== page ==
The retirement planning calculator/spreadsheet introduced in this post is similar to other traditional planners that you will find. (See the end of this post for links to download the spreadsheet.) A key thing to remember is that the results can only be as accurate as your input. As a result, the reality is there is no way to know exactly how much you will need to save. For starters, you'd have to know how long you are going to live! Even so, I found a simple planner like this useful -- especially early in my career.

Another problem with models like this one is how they handle return on investment (ROI). Traditional models assume your ROI will be the same year after year. If you've been following my series on stock market returns (see, e.g., Stock Market Yearly Returns) -- or keeping up with recent stock market performance in the news -- it should be clear that the real world doesn't work that way. Unfortunately, the fact that it doesn't has huge implications on retirement planning. In a future post, we'll explore ways to deal with these issues more effectively.

A Conservative Rule of Thumb for How Much You'll Need to Save

In the meantime, here's a shortcut that many find useful. A common rule of thumb that more and more financial planners recommend is the 4% withdrawal rate. Withdrawing 4% of the portfolio in the first year of retirement is a plan that should work for a broad range of retirees. It follows that, using this plan, you would need savings equal to 25 times what you plan to withdraw from savings in your first year of retirement. This is a more conservative approach, and generally recommends savings larger than those recommended by the traditional, deterministic models. (In Pat's case the recommended amount is $3-3.5 million.)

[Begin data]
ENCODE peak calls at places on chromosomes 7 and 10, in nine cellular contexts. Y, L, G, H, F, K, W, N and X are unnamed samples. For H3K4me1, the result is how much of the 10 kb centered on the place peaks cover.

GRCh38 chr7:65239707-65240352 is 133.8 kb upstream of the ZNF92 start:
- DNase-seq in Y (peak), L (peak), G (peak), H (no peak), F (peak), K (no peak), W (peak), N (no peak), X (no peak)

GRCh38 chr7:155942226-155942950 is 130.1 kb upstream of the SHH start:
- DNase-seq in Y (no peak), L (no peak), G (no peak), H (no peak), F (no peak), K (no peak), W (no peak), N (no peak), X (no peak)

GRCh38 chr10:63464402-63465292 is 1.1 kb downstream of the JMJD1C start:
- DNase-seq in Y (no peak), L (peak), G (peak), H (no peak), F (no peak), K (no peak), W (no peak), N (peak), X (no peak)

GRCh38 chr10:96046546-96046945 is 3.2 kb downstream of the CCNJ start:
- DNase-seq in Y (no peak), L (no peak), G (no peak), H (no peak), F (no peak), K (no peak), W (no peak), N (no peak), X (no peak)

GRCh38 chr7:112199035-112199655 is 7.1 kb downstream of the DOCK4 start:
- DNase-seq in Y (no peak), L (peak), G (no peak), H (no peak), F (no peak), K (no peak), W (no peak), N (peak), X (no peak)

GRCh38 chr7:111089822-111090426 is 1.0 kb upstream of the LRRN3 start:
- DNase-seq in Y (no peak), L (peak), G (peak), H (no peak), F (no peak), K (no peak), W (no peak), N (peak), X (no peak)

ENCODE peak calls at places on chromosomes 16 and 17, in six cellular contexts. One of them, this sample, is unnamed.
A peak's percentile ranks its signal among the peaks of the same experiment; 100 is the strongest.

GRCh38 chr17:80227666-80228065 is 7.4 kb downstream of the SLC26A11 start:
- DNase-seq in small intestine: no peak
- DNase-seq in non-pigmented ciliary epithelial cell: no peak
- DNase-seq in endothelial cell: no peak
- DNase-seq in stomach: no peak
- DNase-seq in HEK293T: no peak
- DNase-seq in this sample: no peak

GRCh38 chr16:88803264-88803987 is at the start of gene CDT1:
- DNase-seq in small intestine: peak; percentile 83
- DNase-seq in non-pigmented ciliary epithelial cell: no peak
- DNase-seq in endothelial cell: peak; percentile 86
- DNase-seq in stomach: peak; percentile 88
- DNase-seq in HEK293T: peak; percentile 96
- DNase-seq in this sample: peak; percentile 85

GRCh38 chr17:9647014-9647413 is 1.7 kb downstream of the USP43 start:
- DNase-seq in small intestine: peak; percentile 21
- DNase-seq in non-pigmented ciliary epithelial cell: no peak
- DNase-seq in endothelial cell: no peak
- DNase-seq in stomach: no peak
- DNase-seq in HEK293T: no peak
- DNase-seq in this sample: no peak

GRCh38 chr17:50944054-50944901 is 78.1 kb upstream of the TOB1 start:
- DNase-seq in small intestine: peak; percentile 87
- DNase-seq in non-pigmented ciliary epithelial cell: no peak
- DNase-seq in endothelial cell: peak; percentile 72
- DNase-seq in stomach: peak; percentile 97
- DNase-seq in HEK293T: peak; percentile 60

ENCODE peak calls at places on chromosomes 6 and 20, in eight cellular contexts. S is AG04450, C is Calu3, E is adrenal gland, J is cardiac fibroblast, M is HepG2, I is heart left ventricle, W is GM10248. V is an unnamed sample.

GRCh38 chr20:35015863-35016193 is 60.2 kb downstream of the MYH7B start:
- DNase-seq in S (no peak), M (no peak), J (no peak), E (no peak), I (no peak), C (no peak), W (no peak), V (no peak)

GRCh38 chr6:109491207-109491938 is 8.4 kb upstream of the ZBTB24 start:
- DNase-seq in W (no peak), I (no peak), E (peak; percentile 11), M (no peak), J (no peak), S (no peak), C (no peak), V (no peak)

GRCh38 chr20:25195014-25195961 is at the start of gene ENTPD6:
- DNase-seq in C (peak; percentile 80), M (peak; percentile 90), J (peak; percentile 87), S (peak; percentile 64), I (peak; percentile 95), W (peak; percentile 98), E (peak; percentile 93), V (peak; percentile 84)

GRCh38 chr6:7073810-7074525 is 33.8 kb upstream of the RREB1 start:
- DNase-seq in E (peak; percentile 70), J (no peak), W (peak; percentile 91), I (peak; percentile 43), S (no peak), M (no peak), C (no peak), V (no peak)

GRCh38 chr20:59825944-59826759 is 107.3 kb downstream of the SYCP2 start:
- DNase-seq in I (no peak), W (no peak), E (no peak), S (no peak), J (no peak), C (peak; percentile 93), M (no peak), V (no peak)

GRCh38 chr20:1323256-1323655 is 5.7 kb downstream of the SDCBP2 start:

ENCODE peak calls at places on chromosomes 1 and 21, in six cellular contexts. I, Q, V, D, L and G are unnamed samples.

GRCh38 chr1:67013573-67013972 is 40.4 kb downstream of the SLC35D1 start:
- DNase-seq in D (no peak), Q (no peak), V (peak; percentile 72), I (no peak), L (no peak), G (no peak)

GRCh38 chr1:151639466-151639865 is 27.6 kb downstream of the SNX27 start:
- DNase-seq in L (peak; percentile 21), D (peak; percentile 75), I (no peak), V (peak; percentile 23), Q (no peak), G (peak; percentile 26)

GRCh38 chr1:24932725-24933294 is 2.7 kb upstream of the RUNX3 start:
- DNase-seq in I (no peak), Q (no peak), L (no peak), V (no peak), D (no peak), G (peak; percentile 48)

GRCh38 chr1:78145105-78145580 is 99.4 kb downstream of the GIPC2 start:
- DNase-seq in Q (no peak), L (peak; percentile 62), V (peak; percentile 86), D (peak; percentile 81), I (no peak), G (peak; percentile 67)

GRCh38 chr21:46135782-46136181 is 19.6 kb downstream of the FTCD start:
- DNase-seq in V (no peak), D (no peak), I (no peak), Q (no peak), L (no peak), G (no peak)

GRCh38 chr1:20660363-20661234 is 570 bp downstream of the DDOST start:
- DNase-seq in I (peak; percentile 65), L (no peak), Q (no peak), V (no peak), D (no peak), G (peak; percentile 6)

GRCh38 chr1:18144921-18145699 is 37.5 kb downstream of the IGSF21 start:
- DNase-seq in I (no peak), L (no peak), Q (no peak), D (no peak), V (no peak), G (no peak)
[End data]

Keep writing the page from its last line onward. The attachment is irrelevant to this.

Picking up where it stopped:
(For a retirement planning spreadsheet based upon withdrawal rate, see A Simple Retirement Savings Calculator/Spreadsheet. Or, for an even simpler approach, see the graph in How Much Savings Will You Need to Retire? which is based upon that spreadsheet.)


Note that the same factors still determine your needs; you just don't get a chance to specify them. For example, you'll notice that nowhere do you specify your expected return on investment or life expectancy. The method gives you a reasonable target under a broad range of circumstances, but it's not magic. If you're planning to invest all your savings in Treasury Bills, retire at age 50 and live to 120, this method won't give you a reliable savings target.

Conclusion

Most people will require substantial amounts in savings in order to retire comfortably -- especially if they do not have a traditional "defined-benefit" pension. Saving such large amounts will require a long-term saving and investment plan. The good news is that accumulating this much money is probably easier than you think.  The next post will help you develop a saving plan by addressing the question What Percent of Your Salary Should You Save? (For a simpler approach, see below.)

Other Related Materials:

Easy-to-use Retirement Planning Graphs based upon the 4% Withdrawal Approach:
My SIMPLE Retirement Savings Calculator/Spreadsheet: my "back-of-the-envelope" approach used to generate the above graphs.

A Retirement Planning Calculator/Spreadsheet : Adds even more capabilities to the retirement planning spreadsheet discussed in this post. (version 3)
How Long Will You Live? Intro to one of the most vexing issues in retirement planning.
Stock Market Yearly Returns Since 1929
100 Years of Inflation History: Inflation is one of the biggest threats to retirement.
Range of Stock Market Returns for 1-100 Years
Social Security Income Estimator : the official site.  For an approximation, see this site.
Do You Need a Personal Strategic Plan?: Your retirement plan should be part of an overall personal strategic plan.

Link to Spreadsheet

Here's the link to download the Excel spreadsheet: Al's Simple Retirement Planning Model (version 2). If you have any problems accessing or using the model, see this post.